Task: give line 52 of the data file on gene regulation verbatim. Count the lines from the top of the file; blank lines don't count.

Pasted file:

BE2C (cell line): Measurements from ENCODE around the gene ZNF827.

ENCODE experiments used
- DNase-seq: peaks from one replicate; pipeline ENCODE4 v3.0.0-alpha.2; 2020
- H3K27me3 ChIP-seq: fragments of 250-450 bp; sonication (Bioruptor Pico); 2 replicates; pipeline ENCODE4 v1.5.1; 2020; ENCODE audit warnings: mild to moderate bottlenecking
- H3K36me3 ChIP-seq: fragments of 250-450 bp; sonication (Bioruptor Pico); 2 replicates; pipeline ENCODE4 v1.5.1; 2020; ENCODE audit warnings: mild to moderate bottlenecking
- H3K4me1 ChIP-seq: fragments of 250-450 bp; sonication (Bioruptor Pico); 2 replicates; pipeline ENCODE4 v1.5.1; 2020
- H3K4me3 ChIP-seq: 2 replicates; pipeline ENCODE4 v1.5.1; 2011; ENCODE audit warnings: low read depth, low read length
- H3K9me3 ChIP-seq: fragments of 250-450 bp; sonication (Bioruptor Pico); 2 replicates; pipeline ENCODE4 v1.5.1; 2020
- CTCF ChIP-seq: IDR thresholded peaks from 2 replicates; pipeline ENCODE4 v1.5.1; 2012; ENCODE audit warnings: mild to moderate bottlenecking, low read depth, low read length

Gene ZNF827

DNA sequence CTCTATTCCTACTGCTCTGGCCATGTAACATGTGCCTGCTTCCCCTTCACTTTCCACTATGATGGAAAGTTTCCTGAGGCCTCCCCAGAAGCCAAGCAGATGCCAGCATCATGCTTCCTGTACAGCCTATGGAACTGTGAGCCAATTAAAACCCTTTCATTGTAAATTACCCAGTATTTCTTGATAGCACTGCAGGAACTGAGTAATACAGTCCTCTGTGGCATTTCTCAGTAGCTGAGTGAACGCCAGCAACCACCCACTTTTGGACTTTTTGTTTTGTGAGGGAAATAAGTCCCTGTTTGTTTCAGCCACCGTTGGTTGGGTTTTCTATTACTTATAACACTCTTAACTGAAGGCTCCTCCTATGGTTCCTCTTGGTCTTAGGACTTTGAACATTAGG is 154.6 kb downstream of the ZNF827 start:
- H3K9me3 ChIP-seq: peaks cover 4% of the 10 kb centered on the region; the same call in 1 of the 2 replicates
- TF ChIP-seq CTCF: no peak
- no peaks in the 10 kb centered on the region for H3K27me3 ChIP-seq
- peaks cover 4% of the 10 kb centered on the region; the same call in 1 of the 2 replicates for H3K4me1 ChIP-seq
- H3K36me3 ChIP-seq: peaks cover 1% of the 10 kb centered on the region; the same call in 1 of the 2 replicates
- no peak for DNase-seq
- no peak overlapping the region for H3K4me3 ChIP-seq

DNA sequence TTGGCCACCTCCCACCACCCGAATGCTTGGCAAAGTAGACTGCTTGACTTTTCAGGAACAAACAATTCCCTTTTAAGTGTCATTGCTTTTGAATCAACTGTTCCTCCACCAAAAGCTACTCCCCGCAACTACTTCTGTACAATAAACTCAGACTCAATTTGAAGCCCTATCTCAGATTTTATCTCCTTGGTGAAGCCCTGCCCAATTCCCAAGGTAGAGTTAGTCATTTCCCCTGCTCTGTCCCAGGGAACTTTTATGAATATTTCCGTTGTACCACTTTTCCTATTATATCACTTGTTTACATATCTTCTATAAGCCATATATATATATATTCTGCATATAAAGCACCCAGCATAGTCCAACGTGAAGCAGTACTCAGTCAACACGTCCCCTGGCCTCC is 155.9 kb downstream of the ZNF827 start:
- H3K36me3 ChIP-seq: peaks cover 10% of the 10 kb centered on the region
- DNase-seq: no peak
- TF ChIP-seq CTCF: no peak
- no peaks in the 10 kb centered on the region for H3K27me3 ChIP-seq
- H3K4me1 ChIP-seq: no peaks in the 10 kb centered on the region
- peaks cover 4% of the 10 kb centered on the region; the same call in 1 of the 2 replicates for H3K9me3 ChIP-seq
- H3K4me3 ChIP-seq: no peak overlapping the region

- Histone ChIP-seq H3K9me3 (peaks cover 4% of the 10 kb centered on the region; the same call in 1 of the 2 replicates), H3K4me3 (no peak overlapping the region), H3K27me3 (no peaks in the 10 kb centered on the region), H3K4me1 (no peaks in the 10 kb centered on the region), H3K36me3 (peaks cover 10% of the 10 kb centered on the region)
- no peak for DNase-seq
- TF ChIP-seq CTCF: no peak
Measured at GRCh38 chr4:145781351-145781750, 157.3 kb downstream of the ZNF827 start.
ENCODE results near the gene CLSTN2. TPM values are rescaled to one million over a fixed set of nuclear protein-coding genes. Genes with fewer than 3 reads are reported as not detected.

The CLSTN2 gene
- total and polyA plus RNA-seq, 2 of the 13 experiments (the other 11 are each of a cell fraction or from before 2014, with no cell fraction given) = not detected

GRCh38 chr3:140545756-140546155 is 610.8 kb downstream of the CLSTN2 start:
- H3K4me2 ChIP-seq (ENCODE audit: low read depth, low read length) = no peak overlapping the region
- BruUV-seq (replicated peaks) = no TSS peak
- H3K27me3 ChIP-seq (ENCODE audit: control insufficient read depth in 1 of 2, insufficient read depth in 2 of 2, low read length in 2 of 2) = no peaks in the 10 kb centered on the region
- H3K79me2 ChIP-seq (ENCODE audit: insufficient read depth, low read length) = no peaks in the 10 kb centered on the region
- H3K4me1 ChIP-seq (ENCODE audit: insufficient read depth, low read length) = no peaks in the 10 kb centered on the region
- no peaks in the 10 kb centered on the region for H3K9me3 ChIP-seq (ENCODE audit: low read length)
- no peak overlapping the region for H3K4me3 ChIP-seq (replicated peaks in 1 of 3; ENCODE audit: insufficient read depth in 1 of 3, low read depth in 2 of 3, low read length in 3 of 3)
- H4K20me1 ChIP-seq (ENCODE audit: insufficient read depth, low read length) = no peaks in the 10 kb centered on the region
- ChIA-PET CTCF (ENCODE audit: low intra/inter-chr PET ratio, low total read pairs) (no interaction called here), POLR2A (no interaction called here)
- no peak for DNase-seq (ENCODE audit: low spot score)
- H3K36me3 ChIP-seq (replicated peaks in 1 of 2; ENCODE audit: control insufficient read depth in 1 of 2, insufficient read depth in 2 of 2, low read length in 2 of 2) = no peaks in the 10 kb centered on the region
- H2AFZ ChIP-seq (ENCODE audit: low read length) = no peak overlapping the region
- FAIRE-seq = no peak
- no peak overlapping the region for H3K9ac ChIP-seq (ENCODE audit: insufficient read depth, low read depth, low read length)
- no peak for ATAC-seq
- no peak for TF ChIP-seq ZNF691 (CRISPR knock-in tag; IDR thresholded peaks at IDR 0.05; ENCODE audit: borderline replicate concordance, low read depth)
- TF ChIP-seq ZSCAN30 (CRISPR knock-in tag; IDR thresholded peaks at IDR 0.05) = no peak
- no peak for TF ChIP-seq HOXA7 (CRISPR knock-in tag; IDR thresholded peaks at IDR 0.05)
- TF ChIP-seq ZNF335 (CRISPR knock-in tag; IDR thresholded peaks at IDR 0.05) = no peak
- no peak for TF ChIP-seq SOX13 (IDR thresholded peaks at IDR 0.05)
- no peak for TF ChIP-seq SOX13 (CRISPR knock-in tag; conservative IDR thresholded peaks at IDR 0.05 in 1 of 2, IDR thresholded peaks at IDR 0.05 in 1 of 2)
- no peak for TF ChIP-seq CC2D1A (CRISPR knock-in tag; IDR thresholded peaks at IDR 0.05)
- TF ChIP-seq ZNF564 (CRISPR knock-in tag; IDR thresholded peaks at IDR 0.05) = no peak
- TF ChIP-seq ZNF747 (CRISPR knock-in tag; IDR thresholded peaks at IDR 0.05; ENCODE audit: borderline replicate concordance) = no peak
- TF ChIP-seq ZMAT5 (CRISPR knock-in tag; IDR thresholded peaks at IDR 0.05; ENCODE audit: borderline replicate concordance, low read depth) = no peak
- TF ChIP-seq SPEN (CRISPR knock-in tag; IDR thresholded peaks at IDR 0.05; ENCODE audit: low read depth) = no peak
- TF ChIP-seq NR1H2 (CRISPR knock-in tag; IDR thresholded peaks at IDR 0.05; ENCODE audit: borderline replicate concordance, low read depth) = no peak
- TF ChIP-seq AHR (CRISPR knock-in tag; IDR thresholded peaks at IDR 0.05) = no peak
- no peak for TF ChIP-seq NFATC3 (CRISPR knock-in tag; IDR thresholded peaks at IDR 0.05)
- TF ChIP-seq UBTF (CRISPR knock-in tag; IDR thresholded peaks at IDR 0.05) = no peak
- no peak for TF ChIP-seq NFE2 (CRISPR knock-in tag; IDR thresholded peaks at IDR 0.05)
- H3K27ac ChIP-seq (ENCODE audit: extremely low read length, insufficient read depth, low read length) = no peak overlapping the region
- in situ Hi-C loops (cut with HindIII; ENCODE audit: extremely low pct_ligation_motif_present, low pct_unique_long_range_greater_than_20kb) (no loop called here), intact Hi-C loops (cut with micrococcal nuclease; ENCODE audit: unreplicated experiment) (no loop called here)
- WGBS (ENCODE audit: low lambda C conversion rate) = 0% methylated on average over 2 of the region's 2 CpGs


- no peak for TF ChIP-seq HOXA7 (CRISPR knock-in tag; IDR thresholded peaks at IDR 0.05)